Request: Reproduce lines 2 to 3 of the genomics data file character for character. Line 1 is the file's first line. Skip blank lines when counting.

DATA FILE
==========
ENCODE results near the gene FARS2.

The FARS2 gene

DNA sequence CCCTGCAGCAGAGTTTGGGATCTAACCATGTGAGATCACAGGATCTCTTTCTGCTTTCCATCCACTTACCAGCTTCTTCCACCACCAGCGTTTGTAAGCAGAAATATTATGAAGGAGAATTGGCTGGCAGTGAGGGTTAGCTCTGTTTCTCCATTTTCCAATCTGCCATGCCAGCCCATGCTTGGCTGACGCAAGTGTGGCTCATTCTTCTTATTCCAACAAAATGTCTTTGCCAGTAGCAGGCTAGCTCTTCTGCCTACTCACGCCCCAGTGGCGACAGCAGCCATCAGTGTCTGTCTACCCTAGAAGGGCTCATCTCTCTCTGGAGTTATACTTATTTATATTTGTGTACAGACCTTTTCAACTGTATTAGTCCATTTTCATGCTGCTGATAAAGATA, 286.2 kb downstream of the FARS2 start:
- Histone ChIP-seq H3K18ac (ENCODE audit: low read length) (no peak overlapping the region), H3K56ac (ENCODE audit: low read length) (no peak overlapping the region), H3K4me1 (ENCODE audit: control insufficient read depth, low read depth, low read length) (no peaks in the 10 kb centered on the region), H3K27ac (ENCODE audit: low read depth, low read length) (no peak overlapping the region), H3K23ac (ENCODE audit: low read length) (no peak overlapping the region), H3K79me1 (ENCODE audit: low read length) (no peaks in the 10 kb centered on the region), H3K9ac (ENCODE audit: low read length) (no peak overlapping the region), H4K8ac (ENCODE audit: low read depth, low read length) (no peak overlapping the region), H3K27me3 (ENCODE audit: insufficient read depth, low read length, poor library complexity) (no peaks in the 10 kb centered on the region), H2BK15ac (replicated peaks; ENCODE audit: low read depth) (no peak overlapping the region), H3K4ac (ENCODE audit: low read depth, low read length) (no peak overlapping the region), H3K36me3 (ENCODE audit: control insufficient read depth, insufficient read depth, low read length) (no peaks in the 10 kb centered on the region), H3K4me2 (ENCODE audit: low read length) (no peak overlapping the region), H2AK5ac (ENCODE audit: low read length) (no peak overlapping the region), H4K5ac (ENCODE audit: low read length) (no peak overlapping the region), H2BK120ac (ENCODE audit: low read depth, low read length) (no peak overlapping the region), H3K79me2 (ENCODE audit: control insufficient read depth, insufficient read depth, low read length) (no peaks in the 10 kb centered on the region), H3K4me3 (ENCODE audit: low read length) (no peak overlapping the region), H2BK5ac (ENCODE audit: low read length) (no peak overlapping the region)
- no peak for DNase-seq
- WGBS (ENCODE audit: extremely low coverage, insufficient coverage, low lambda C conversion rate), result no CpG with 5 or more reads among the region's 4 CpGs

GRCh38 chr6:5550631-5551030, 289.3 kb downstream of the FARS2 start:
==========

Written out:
The FARS2 gene

DNA sequence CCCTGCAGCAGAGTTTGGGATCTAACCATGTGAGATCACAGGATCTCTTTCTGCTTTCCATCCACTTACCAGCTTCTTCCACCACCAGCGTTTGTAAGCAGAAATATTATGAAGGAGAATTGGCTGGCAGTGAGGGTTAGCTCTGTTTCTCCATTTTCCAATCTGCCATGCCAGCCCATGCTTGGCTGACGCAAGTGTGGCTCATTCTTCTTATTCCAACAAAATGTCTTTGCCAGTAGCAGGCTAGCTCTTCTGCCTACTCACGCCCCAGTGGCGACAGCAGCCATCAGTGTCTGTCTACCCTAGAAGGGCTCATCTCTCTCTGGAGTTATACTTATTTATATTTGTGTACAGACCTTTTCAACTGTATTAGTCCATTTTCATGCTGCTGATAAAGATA, 286.2 kb downstream of the FARS2 start: